To understand 6th December 1992, we must first understand Pandit Nehru. There are two ways to appraise Jawaharlal Nehru, independent India’s first Prime Minister. First is the Ramachandra Guha way. In an opinion piece published in The Hindu on 13th November 2012, Guha chronicles how as diverse figures as Mandela and Gorbachev got inspiration from Nehru to respectively battle against apartheid in South Africa and herald democracy in Eastern Europe. In Guha’s world, the peaceful end of Cold War in late 1980s can be credited to Pandit Nehru too, although he died some 25 years earlier.
In the second, real world way however, Nehru’s legacy is slightly less romantic. While admirers of Nehru are sill abound, those of “Guha species” are a rare variety. However, both the critics as well as admirers of Nehru agree on one thing – he did envision an idea of India and it continues to impact us till date. So what is the Nehruvian idea of India?
Nehru’s idea for India can be classified in three broad categories:
- Economic Idea for India
- Foreign Policy Idea for India
- Domestic social and political structure for India
Economic Policy: The Fabian socialism that Nehru believed in – anti private enterprise, centrally planned, state controlled economy – finally led us to bankruptcy in 1991. This was also the year when it was junked, ironically under a Congress regime. Every government since, has hammered one more nail in the coffin of Nehru’s economic idea for India.
Foreign Policy: The first blow to Nehruvian delusion was delivered in Nehru’s lifetime itself when India was humiliated by China in 1962. It took another 30 years to deliver the next blow – Israel, which had become a pariah state in the Nehruvian model, was diplomatically engaged in 1991. When the first BJP led government was formed in 1998, the other bricks of this dilapidated edifice began to be pulled down. The United States became a friend of India after being on opposite sides for half a century. When Manmohan Singh government staked its survival on Nuclear Deal with the United Sates in 2008, the Nehruvian foreign policy, of putting vacuous preaching above national self-interest, was finally buried.
Domestic social and political structure: Consider the passage below:
“I found Shah Bano seated on a string bed in the courtyard. She was a bird-like woman with a heavily line face and beautiful green eyes. She seemed confused by the fuss her story had created. She told me that all she had asked for was an increase of Rs. 100 in the Rs. 180 monthly maintenance her husband paid her, and could not understand why this was too much to ask for. She said her husband made thousands a month as a lawyer and could well afford to give her more money. “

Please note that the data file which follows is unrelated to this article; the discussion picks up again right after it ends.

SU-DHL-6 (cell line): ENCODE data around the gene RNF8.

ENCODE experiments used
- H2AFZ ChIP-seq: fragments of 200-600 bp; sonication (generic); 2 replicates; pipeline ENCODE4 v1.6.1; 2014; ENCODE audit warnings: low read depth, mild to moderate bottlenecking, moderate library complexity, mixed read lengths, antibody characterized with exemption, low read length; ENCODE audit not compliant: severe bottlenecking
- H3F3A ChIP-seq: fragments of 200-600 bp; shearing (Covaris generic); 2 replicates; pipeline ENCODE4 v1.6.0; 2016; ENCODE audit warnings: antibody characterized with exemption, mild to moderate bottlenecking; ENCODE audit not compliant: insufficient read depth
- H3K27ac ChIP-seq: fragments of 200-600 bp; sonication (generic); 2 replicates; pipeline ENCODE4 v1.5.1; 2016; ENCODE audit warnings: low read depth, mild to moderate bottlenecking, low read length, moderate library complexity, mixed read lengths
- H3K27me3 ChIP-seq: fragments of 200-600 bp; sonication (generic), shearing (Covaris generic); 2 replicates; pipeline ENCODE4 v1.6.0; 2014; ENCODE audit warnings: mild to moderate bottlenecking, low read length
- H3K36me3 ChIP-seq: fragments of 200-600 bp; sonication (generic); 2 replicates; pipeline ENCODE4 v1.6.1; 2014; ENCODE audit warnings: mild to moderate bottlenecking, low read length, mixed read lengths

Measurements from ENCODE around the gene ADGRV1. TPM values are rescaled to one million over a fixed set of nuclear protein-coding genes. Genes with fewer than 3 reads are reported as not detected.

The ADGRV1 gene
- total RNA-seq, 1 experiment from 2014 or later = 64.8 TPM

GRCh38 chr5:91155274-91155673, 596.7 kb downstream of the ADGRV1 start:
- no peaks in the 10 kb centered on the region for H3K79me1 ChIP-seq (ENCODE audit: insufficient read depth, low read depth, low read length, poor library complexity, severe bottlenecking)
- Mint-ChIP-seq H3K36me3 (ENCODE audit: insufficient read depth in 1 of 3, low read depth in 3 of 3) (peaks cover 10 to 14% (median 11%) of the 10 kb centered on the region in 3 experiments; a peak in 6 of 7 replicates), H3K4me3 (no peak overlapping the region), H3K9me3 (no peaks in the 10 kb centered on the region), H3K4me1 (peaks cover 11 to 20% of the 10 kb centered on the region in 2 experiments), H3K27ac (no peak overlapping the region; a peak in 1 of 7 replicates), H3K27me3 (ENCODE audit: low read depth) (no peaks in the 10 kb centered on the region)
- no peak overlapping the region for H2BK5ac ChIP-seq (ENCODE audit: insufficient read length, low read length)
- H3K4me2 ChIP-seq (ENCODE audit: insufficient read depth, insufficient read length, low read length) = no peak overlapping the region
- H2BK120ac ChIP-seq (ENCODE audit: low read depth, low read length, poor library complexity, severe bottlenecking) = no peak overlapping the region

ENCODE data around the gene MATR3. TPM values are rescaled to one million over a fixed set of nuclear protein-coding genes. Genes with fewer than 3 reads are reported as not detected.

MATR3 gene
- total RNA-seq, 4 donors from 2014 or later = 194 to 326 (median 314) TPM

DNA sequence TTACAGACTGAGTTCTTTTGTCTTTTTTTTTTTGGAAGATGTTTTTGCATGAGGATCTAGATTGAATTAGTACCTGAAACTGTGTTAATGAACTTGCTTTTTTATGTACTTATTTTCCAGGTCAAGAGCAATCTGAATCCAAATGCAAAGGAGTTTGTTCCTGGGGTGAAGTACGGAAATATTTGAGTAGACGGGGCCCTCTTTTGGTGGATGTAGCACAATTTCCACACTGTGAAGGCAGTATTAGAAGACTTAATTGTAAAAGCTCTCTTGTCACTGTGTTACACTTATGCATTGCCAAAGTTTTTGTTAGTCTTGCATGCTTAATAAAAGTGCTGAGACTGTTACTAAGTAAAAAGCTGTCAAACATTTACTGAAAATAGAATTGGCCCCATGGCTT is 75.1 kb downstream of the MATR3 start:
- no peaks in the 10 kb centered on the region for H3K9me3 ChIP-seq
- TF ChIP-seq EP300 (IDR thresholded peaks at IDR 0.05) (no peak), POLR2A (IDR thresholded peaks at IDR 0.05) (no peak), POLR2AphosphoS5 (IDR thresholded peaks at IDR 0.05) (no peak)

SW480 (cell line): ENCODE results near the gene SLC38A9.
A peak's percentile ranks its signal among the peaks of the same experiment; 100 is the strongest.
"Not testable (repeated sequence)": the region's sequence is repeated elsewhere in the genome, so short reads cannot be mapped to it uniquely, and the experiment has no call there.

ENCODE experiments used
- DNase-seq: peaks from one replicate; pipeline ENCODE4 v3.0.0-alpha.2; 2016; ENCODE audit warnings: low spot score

This is a first hand account narrated by Tavleen Singh in her recently released book “Durbar”. But what is it about this incident that it affected India so deeply? Briefly – a case came in Supreme Court in 1985, where a lawyer from Indore argued that his wife, Shah Bano, had no right to expect any maintenance from him since he was not bound by Indian secular law but by Shariat, since he was a Muslim. The Supreme Court dismissed his contention. The lawyer and his mullah friends thought this endangered Islam in India. Rajiv Gandhi, the then Prime Minister of India ( and incidentally grand son of Nehru) agreed with the mullahs. He had a brute majority in Parliament so he used it to overturn the Supreme Court judgment in 1986. Yes, that was that and as simple as that.
This then was the commanding height of Nehruvian domestic social structure for India – the concept of secularism that so animates the Nehruputras even today. The same concept of secularism in which exclusivism by a certain religion had led to partition of India just a few decades earlier. And now, a legally elected government in India, though sworn to practice genuine secularism, was practicing the Nehruvian kind of secularism – enforcing exclusivism of the same religious group through Parliamentary bulldozer.
The struggle for a magnificent Ram Temple, befitting the status of Shri Ram , has existed almost since the temple at his birth place was first destroyed by Babur. There was a vital difference though between 1986 and any other year since Indian independence – 1986 was the first time when a vast majority of Indians felt they had perhaps still not gained social freedom. That Nehruvian secularism was actually as brutal,or more, as any of the rulers in the medieval history. There was bound to be a reaction someday or the other. The centuries of self restraint was bound to break one day. What was a more potent symbol to combine all the strands of centuries of build up – than the birth place of the epitome of Indian civilizational heritage?
It would be a mistake to ascribe Dec 6th 1992, as a reaction against anything pertaining to medieval history. As the recent High Court judgment has proved, the case of rebuilding a grand temple at the birth place of Shri Ram was always incontrovertible.
What happened on 6th Dec 1992, was to Nehruvian domestic social structure, what 1991 was to his economic policy. It was the first blow to the model of Nehruvian secularism. This was a day when the ordinary people of India revolted against the pernicious Nehruvian construct. The final leg of the Nehruvian trilogy was part demolished this day. But just like the structure at disputed place, the task of completely demolishing the last standing Nehruvian domestic social and political structures – Nehruputras: dynasts, connected elites and crony socialists – is still not compete. Perhaps it is apt that the task of rebuilding a grand temple of Shri Ram is still not complete either. For in some ways, both these ideas represent a reclaiming of civilizational India from the Nehruputras.